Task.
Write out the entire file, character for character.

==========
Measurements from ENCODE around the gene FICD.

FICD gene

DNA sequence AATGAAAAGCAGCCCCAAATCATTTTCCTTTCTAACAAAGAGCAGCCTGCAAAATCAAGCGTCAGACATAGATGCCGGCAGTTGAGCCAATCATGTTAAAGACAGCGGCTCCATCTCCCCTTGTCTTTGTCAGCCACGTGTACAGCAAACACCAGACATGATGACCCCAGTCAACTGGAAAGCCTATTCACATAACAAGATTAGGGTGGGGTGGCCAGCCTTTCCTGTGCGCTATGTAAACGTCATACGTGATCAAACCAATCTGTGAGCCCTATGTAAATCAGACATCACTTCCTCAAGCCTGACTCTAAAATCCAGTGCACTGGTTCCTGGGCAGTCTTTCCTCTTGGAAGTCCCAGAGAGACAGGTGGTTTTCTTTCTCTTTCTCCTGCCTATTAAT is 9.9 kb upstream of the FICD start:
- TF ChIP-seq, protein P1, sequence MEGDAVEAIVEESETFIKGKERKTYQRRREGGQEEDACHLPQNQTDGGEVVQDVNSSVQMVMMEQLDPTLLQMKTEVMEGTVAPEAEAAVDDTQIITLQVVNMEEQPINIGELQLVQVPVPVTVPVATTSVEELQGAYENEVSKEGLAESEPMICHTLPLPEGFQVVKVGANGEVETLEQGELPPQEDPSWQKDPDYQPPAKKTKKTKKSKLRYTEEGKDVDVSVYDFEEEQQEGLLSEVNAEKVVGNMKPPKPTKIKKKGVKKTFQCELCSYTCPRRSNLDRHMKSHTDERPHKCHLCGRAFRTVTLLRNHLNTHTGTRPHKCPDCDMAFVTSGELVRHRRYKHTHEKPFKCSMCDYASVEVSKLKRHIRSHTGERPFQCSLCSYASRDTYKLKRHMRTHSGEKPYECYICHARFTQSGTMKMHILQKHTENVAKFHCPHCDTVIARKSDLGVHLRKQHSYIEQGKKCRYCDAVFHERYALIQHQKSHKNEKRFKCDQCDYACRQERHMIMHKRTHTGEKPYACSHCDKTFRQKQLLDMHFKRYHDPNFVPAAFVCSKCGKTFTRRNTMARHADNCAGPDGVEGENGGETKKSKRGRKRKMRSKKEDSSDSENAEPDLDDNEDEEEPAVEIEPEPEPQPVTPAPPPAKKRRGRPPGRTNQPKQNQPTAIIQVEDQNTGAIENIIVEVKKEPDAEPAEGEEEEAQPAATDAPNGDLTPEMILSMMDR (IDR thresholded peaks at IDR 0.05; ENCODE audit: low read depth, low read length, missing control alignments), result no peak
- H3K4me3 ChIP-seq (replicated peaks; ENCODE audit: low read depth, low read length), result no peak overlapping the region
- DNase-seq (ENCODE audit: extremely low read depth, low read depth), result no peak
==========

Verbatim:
Measurements from ENCODE around the gene FICD.

FICD gene

DNA sequence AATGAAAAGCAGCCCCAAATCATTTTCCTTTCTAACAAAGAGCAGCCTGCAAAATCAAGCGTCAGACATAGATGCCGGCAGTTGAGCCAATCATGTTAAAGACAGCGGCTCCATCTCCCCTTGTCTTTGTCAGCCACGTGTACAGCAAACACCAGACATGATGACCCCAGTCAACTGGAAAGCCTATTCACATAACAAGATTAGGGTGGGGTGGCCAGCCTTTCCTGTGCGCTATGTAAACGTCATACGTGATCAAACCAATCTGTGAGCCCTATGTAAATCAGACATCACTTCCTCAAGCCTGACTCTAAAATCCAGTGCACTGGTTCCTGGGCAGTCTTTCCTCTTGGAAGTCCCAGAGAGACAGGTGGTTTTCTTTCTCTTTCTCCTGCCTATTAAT is 9.9 kb upstream of the FICD start:
- TF ChIP-seq, protein P1, sequence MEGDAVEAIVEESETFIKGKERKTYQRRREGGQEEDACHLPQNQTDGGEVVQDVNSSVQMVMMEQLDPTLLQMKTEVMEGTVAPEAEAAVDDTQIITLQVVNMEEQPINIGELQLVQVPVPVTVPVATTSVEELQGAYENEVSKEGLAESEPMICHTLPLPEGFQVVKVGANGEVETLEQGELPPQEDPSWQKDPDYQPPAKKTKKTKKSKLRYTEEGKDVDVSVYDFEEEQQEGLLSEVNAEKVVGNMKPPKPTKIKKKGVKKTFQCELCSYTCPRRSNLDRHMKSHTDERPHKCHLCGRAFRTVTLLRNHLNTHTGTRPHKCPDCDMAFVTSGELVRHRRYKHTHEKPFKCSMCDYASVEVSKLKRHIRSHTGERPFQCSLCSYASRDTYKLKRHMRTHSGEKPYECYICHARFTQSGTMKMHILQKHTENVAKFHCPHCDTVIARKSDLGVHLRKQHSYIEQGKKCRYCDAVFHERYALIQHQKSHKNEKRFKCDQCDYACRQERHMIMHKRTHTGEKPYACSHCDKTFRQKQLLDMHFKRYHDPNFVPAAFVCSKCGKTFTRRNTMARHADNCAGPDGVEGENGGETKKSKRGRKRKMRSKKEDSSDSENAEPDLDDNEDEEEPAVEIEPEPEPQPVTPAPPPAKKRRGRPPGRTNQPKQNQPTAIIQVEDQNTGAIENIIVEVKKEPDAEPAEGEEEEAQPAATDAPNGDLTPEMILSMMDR (IDR thresholded peaks at IDR 0.05; ENCODE audit: low read depth, low read length, missing control alignments), result no peak
- H3K4me3 ChIP-seq (replicated peaks; ENCODE audit: low read depth, low read length), result no peak overlapping the region
- DNase-seq (ENCODE audit: extremely low read depth, low read depth), result no peak